What are prescription custom orthotics and how are they different from store bought inserts?
Prescription custom orthotics are crafted for you and no one else. They match the contours of your feet precisely and are designed for the way you walk.
Orthotics are manufactured based upon a complete evaluation of your feet, ankles, and legs, so the orthotic can accommodate your unique foot structure, foot problem and biomechanics of your individual gait.
Prescription orthotics are divided into two categories:
Functional orthotics are designed to treat foot pain caused by abnormal motion by correcting the abnormality in the same way that eye glasses correct imperfect vision. They can treat injuries such as shin splints, tendinitis, plantar fasciitis/heel pain. Functional orthotics are usually made of a semi-rigid material such as plastic or graphite.
Accommodative orthotics are softer and meant to provide additional cushioning and support. They can be used to treat diabetic foot ulcers, painful calluses on the bottom of the foot and arthritic conditions.
Custom molded orthotics, typically cost more than shoe inserts purchased in a retail store, but the additional cost is usually well worth it. Unlike shoe inserts, custom orthotics are molded to fit each individual foot, so you can be sure that your orthotics fit and do what they're supposed to do. Prescription orthotics are also made of durable materials and can last many years compared to most over the counter inserts such as those seen in a grocery store, walmart, or amazon that often need to be replaced every 6 months.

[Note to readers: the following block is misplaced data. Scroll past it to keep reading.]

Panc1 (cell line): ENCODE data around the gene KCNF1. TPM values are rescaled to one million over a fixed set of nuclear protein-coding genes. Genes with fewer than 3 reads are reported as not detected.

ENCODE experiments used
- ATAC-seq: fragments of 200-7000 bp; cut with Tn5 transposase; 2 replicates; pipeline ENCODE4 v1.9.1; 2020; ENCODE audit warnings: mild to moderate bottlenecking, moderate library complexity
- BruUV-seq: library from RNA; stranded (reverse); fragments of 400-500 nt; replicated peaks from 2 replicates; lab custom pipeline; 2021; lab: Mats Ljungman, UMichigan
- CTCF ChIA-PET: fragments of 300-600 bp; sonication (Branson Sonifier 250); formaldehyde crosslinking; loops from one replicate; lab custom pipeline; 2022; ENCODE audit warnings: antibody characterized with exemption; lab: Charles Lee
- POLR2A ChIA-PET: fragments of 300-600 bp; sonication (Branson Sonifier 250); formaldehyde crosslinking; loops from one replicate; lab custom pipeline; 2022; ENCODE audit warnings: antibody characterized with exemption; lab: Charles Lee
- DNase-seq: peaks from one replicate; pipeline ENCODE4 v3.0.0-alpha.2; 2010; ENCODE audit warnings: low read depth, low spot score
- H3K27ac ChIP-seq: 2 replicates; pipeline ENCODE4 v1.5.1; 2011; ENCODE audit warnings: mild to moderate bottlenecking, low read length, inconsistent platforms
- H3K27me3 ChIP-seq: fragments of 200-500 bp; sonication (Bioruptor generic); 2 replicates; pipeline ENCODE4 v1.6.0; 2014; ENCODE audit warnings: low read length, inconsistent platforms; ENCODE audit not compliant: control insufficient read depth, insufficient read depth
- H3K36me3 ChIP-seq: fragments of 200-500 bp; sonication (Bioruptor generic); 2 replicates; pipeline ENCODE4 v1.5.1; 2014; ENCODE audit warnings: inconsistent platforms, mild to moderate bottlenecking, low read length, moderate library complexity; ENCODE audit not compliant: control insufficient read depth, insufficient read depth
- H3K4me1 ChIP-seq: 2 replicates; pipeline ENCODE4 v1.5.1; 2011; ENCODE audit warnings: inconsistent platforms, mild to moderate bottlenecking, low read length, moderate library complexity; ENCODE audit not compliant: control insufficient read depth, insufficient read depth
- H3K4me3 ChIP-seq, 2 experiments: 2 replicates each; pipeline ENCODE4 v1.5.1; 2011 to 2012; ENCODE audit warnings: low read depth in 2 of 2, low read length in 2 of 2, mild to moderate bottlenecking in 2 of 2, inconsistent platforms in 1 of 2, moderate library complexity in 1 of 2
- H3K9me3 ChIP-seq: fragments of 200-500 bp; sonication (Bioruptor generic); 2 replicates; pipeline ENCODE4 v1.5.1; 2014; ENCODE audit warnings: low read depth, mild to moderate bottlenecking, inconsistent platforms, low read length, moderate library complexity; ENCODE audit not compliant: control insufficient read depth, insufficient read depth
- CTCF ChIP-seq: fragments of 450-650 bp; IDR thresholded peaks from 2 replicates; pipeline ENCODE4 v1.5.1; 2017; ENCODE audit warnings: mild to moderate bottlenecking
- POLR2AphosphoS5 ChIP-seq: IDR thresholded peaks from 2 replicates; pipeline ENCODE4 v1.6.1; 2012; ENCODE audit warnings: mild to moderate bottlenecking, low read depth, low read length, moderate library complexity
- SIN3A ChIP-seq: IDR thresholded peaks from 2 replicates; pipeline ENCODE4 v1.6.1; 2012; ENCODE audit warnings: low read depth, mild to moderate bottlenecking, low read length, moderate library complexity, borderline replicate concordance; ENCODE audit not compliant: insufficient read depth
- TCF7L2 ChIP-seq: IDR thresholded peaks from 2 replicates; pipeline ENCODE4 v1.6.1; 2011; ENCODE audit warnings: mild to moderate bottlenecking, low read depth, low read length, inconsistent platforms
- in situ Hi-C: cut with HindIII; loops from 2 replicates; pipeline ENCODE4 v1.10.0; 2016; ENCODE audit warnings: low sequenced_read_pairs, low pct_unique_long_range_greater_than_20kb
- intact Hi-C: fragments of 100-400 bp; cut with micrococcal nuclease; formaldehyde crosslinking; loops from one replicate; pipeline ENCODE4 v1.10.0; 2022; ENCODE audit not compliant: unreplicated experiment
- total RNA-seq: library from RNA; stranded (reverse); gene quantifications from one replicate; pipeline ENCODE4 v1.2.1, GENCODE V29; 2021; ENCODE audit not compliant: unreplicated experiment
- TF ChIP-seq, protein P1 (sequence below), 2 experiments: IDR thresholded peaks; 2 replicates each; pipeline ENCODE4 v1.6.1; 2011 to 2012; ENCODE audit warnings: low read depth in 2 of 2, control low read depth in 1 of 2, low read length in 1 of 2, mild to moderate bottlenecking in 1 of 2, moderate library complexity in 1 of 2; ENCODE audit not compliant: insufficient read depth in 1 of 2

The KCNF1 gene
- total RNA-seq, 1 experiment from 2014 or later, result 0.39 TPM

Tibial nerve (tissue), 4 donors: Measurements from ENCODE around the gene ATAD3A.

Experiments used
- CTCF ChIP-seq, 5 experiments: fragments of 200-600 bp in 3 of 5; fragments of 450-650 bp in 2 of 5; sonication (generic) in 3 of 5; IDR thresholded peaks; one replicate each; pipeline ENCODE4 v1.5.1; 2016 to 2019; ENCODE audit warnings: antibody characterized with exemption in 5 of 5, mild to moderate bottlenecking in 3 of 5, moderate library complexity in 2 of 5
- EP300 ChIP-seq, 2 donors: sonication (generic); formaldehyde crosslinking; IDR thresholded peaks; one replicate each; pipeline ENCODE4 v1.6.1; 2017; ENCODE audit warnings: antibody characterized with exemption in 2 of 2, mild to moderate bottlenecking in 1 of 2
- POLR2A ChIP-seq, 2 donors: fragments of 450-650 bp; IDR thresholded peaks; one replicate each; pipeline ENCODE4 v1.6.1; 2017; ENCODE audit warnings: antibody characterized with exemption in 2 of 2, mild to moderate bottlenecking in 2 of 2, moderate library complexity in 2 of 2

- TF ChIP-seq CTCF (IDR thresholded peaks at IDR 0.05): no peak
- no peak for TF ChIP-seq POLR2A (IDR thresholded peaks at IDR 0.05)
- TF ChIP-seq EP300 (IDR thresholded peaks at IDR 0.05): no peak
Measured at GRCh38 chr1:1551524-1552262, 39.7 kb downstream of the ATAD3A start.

Shoe inserts are any kind of over-the-counter foot support designed to be worn inside a shoe. Pre-packaged, mass produced, arch supports are shoe inserts. While these inserts can be very helpful to cushion your feet, aid shock absorption and offer some support to your arches, they can't correct biomechanical foot problems or cure long-standing foot issues. Again, in comparison to prescription eyeglasses, these would be the equivalent to over-the-counter reading glasses.
So which one is right for you?
Consider your health. Do you have diabetes? Problems with circulation?
Think about the purpose. Are you planning to run a marathon, or do you just need a little arch support in your work shoes?
If you are simply looking for extra cushioning or support, you may wish to try an over-the-counter shoe insert first.
If you have serious pain or are not sure what might be right for you, schedule an appointment with us at Warrington Family Foot Care. We will examine your feet and how you walk, as well as listen carefully to your concerns. The information gathered during the exam will help us determine if shoe inserts might be helpful or if you need a custom prescription orthotic.